Supported in part by a training grant from the National Institute of Diabetes and Digestive and Kidney Diseases (5T32DK007007-35), National Institutes of Health (to J.S.). FV was supported by the National Center for Research Resources, the National Center for Advancing Translational Sciences, and the Office of the Director, National Institutes of Health, through UCSF-CTSI Grant Number KL2 RR024130. Its contents are solely the responsibility of the authors and do not necessarily represent the official views of the NIH.
Systematic review: The role of race and socioeconomic factors on IBD healthcare delivery and effectiveness†
Article first published online: 23 MAY 2012
Copyright © 2012 Crohn's & Colitis Foundation of America, Inc.
Inflammatory Bowel Diseases
How to Cite
Sewell, J. L. and Velayos, F. S. (2012), Systematic review: The role of race and socioeconomic factors on IBD healthcare delivery and effectiveness. Inflamm Bowel Dis. doi: 10.1002/ibd.22986
- Article first published online: 23 MAY 2012
- Manuscript Accepted: 21 MAR 2012
- Manuscript Received: 19 MAR 2012
- quality of life;
- socioeconomic status;
Race and socioeconomic status (SES) significantly affect the content and delivery of healthcare for multiple chronic disease states. Inflammatory bowel disease (IBD) is a set of complex, chronic diseases with the potential for significant morbidity if the content or delivery of healthcare is suboptimal. However, the literature related to race, SES, and IBD remains fragmented.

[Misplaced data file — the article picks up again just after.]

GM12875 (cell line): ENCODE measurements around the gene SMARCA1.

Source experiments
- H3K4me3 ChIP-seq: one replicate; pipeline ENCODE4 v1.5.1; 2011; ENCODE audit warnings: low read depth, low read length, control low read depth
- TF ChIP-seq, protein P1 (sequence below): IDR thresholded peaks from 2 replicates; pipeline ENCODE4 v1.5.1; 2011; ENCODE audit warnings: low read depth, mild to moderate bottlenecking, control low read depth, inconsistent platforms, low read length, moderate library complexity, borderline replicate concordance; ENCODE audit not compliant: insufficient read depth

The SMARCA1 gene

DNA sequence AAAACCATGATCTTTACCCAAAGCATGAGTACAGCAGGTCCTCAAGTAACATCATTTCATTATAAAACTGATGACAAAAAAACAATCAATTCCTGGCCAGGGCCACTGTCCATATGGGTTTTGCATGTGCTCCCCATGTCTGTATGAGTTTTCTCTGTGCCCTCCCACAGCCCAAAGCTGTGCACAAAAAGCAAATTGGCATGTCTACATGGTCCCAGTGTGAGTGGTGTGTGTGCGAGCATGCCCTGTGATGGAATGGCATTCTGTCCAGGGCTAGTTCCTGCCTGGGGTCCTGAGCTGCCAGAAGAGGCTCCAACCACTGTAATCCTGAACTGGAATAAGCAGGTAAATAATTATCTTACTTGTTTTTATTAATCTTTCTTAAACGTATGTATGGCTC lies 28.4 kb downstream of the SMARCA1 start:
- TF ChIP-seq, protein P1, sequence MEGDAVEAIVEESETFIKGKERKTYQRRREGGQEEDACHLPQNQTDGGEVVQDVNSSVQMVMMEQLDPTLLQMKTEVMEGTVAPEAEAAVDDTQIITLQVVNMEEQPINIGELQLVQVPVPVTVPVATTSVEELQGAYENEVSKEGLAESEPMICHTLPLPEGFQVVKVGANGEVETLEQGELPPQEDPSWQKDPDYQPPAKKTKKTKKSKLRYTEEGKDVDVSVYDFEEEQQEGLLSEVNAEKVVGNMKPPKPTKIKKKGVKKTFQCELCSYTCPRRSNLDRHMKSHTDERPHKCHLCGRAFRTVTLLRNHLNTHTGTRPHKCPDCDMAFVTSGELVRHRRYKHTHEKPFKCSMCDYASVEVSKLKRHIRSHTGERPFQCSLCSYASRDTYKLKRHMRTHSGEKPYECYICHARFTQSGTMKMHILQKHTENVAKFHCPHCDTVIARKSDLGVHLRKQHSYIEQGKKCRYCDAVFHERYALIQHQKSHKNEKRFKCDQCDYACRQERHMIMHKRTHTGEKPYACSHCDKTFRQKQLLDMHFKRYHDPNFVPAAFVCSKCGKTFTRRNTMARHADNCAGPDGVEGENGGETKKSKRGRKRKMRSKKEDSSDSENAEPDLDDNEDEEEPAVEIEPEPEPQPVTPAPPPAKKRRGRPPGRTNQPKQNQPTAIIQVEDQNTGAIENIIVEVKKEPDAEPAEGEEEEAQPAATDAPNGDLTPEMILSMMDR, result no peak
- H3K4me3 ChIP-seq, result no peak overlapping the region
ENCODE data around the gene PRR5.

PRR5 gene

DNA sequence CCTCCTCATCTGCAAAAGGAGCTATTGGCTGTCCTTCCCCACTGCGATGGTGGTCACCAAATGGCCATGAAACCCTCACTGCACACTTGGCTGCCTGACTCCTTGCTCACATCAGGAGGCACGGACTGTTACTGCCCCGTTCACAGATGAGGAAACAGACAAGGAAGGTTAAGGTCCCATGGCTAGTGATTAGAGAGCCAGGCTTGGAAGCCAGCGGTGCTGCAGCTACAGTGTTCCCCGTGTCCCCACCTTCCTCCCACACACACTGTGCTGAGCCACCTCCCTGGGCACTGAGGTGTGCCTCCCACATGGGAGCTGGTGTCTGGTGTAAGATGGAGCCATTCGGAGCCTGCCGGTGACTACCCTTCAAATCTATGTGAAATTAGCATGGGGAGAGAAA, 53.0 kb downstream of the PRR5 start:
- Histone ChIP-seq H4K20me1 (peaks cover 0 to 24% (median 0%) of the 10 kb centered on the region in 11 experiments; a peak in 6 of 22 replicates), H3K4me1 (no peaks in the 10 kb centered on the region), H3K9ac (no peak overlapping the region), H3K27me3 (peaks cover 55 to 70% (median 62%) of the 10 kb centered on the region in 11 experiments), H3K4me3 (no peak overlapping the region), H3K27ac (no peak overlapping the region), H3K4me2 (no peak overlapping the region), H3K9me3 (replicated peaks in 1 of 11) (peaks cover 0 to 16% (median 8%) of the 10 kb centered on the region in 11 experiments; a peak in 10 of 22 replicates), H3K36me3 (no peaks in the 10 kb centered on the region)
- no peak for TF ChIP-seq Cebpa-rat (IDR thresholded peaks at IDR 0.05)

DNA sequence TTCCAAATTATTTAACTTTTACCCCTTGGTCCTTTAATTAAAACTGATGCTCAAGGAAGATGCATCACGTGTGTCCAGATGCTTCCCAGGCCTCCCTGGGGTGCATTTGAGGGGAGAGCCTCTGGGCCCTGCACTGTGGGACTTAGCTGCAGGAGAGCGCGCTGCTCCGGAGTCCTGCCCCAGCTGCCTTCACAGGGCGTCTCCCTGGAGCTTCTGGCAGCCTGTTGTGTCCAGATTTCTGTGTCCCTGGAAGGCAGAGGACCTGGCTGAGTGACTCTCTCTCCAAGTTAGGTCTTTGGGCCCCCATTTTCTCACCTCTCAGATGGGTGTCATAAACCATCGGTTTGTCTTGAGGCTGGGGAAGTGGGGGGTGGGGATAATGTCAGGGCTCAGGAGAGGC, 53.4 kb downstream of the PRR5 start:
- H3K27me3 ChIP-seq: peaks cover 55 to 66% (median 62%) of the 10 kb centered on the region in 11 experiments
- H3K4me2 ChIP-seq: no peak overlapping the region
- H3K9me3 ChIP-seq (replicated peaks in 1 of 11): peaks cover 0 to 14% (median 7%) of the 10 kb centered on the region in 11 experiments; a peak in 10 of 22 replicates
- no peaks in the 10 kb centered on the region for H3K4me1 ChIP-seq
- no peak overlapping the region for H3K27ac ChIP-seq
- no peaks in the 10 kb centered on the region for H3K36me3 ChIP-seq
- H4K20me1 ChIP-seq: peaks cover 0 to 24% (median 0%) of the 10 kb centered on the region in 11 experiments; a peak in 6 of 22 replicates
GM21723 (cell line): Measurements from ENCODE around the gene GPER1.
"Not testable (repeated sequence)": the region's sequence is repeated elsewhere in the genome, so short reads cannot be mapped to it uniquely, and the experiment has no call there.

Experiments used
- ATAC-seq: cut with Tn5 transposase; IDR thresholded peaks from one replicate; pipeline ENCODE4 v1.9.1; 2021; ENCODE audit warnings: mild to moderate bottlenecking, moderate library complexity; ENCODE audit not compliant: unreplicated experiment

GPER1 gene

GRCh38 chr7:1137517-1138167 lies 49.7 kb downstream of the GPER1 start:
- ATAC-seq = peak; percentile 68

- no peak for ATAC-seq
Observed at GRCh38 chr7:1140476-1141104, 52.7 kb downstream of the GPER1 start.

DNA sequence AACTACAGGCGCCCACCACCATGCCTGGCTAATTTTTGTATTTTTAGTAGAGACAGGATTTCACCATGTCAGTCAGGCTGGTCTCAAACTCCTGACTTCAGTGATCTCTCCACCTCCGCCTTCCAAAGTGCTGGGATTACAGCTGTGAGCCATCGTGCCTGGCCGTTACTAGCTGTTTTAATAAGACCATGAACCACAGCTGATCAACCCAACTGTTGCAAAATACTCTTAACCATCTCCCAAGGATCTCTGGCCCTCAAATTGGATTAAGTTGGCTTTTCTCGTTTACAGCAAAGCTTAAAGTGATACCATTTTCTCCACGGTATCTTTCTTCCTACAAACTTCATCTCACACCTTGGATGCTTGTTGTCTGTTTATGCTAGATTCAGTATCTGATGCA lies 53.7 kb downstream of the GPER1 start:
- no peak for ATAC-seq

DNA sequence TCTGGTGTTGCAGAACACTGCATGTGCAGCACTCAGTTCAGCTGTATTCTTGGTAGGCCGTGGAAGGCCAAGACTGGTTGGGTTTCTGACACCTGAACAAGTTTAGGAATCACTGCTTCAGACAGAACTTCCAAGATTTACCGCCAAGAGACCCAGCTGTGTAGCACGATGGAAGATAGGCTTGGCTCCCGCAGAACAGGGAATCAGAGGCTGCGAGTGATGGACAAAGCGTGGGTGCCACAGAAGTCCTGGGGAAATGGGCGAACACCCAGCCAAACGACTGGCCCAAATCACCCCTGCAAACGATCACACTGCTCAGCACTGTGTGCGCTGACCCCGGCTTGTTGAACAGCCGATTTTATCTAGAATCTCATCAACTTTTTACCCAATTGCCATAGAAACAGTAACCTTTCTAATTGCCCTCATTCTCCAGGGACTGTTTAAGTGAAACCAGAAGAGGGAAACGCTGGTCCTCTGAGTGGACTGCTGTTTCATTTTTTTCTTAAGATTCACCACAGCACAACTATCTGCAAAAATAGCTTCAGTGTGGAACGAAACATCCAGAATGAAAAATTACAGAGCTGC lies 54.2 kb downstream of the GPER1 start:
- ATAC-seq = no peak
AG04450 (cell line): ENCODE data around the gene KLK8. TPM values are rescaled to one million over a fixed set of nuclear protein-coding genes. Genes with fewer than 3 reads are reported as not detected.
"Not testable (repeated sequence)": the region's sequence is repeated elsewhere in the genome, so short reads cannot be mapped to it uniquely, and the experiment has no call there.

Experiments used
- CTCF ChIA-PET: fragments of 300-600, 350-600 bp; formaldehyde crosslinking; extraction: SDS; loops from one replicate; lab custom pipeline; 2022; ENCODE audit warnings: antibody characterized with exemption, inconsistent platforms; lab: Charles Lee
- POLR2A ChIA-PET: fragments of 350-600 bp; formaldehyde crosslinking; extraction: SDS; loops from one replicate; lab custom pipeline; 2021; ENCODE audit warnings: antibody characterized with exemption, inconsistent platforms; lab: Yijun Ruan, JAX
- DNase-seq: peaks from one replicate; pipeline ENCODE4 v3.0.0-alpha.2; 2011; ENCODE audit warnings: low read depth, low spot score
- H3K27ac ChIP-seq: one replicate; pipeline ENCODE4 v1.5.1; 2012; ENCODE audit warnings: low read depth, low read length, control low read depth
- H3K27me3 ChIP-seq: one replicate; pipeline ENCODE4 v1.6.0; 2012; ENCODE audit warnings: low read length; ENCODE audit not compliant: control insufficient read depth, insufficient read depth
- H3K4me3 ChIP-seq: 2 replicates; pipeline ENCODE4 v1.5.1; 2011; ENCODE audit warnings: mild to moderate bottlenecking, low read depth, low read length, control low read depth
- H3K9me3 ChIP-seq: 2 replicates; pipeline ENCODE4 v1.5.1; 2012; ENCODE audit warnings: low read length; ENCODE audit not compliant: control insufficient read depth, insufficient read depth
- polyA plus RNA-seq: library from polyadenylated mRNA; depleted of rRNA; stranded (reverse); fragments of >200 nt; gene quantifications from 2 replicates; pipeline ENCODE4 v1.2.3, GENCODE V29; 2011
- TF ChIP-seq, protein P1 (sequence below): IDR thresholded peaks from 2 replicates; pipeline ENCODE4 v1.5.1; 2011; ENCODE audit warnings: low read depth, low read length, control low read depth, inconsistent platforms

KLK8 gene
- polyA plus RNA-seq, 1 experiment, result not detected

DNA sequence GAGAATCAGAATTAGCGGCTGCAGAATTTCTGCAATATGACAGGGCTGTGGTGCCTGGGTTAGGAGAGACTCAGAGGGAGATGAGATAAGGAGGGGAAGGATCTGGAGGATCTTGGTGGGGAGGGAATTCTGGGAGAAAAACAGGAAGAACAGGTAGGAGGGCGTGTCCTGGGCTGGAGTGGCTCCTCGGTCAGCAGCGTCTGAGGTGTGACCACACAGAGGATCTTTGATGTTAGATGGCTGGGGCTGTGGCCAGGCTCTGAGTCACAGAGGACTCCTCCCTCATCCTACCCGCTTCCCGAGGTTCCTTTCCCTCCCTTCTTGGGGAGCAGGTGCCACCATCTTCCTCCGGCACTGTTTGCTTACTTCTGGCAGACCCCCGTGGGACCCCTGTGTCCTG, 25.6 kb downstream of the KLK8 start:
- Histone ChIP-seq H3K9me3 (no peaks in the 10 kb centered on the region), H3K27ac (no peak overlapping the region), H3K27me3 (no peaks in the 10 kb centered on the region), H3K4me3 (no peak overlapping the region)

Using guidelines published by the Centre for Reviews and Dissemination, we performed a systematic review of the world's literature to identify studies related to: 1) IBD, 2) race/ethnicity, 3) SES, 4) healthcare delivery, and 5) healthcare effectiveness.
We identified 40 studies that met inclusion criteria. Twenty-four studies (60%) assessed the role of SES and 21 (53%) evaluated race. Topics addressed by these studies included: 1) Utilization of Medical and Surgical Therapy; 2) Adherence to Medical Therapy; 3) Clinical Outcomes; 4) Healthcare Access and Utilization; 5) Disease Perception and Knowledge; and 6) Employment/Insurance. We identified race- and SES-based disparities in the content of medical and surgical healthcare, utilization of inpatient and ambulatory medical care, adherence to medical therapy, and disease perceptions and knowledge. Several studies also identified race- and SES-based disparities in outcomes for IBD, including in-hospital mortality rates and health-related quality of life.
Race- and SES-based disparities in the delivery and effectiveness of healthcare for patients with IBD exist in numerous domains, yet studies remain limited in their scope and breadth. Concerted, prospective, multicenter efforts are needed to address underlying causes for disparities and to identify methods of reducing and eliminating disparities. (Inflamm Bowel Dis 2012;)